V for Vendetta

V for Vendetta

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V for Vendetta Book 3, Chapter 6 Summary & Analysis

Summary
Analysis
It is November 9, 1998. Conrad Heyer sits below Helen Heyer, massaging her feet. As she reads through a binder of government information, Helen explains that the Leader is scheduled to appear before the public to restore confidence in the government. This is a risky idea, she acknowledges, because it’s rumored that the Leader is slowly going insane. She guesses that Mr. Creedy organized the speech in the hope that the Leader’s insanity would cause further riots and allow him to stage his coup.
Once again, we see that Helen Heyer’s drive, ambition, and intellect far outstrips that of any of the men in Norsefire. Yet Helen Heyer herself can never be the Leader of England—she’s a woman. Conrad Heyer, for his part, seems utterly weak and powerless: he’s massaging his wife’s feet as if he’s her slave.
Themes
Freedom and Anarchy Theme Icon
Bigotry Theme Icon
The Power of Symbols Theme Icon
Fatherhood, Mentorship, and the State Theme Icon
As Conrad continues rubbing his wife’s feet, he mentions that when Creedy is the Leader, he’ll have a difficult time running the country. Helen whacks Conrad in the face with her binder. She stresses that Conrad will be the Leader soon, and walks out of the room.
Helen’s cruelty and violence parallels that of Derek Almond’s earlier in the graphic novel—she has the right temperament to be in the Norsefire government.
Themes
Freedom and Anarchy Theme Icon
Bigotry Theme Icon
Mr. Creedy meets with Alistair Harper early one morning. Walking through the streets (surrounded by guards), Harper cheerily tells Creedy that his predecessor at the Finger, Derek Almond, was a superior man—yet even Almond died because of his job. Creedy, Harper continues, isn’t “superior” at all. With this, Harper walks away. Creedy is disturbed and suspicious after this conversation.
Harper is clearly planning to attack Creedy in the near future—he seems to be getting pleasure out of hinting at this possibility with riddles and double entendres, much as V speaks in allusions and puns.
Themes
The Power of Symbols Theme Icon
Vendettas, Revenge, and the Personal Theme Icon
Rosemary Almond dresses herself one morning. She takes an old photograph of herself standing with Derek Almond, and walks out of the room. We then cut to a room, in which Helen Heyer stands naked. She’s explaining to someone (off-screen) that every bedroom in London has a camera—nevertheless, she says, the cameras haven’t been working lately. We see that the man she’s talking to is Alistair Harper. Helen explains to Harper that she’s carefully maneuvered Conrad, her husband, to the point where he can assume power after the Leader is deposed. We see that V is watching Helen and Harper talk, using his own access to the Fate Computer and London’s surveillance cameras.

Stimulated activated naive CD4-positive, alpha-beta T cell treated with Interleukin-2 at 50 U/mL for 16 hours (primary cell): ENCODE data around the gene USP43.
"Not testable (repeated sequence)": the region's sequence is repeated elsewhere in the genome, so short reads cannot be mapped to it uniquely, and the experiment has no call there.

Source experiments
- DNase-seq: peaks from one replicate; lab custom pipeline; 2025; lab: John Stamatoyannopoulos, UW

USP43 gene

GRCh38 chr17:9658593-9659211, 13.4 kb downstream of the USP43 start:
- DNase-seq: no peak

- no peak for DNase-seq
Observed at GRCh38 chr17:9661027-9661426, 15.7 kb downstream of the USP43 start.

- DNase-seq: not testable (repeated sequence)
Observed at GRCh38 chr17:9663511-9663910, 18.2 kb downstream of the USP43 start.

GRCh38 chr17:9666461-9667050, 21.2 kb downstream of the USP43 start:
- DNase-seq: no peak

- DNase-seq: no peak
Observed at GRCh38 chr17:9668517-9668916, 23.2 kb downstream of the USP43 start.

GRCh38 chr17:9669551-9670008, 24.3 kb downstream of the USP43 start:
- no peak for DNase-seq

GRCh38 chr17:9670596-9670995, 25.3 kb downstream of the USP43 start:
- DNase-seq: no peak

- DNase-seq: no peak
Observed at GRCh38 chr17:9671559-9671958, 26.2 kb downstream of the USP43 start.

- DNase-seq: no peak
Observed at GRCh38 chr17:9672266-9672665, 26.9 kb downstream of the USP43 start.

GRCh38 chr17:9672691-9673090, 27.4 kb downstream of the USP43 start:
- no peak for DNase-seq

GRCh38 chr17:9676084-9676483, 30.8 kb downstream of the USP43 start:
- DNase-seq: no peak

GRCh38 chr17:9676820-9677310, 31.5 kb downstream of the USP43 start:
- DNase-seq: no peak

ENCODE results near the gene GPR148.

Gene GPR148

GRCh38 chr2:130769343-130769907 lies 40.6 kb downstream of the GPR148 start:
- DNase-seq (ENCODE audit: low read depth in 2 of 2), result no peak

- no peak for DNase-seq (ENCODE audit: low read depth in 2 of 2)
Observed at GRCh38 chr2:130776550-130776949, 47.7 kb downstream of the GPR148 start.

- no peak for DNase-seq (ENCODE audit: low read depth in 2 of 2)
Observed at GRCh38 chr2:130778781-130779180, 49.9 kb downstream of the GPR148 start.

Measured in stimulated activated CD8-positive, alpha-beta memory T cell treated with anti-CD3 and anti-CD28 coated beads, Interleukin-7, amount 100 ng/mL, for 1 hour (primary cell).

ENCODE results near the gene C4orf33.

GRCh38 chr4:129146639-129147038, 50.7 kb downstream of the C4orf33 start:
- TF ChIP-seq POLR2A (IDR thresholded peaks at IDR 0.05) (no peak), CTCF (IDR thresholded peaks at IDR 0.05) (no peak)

Curiously, V now takes on the role of Adam Susan or Conrad Heyer—watching the goings-on of Englanders. We can guess that V will use this new information to manipulate both Helen and Alistair. The scene is also important because it reminds us that Helen skillfully uses sex to control the people around her: here, she seems to have no problem using her sexuality to convince Alistair Harper to follow her plan and betray Creedy.
Themes
Freedom and Anarchy Theme Icon
Bigotry Theme Icon
The Power of Symbols Theme Icon
Vendettas, Revenge, and the Personal Theme Icon
Fatherhood, Mentorship, and the State Theme Icon
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At the Head, the Leader sits in his chair, silent and seemingly grieving. A guard enters the room and tells him that a motorcade is ready to take him to his speech. The Leader kisses the Fate Computer, whispers, “I forgive you,” and walks out.
The Leader’s final words to the Fate Computer are almost moving in their sincerity. Despite knowing full well that V has hacked onto the Fate Computer, The Leader continues to regard it as an autonomous entity, capable of listening to him. Here more than ever, Susan’s imprisonment in his own powerful position is apparent. Although he seems to have unlimited control over England, Susan’s control ironically deprives him of any happiness or freedom.
Themes
Freedom and Anarchy Theme Icon
Bigotry Theme Icon
The Power of Symbols Theme Icon
Vendettas, Revenge, and the Personal Theme Icon
Fatherhood, Mentorship, and the State Theme Icon
Eric Finch, unshaven and dirty-looking, walks through the streets outside London. He continues muttering words that begin with “V" to himself, trying to think like “the terrorist” thinks. Suddenly, he finds himself standing in front of the Victoria subway station. “Of course!” he cries.
Finch seems to have embraced V’s thought processes now, and so apparently discovers where V is hiding: the “V” in the subway station’s name suggests as much. It remains to be seen whether or not Finch will join forces with V, given how close he’s come to “being” V.
Themes
The Power of Symbols Theme Icon
Vendettas, Revenge, and the Personal Theme Icon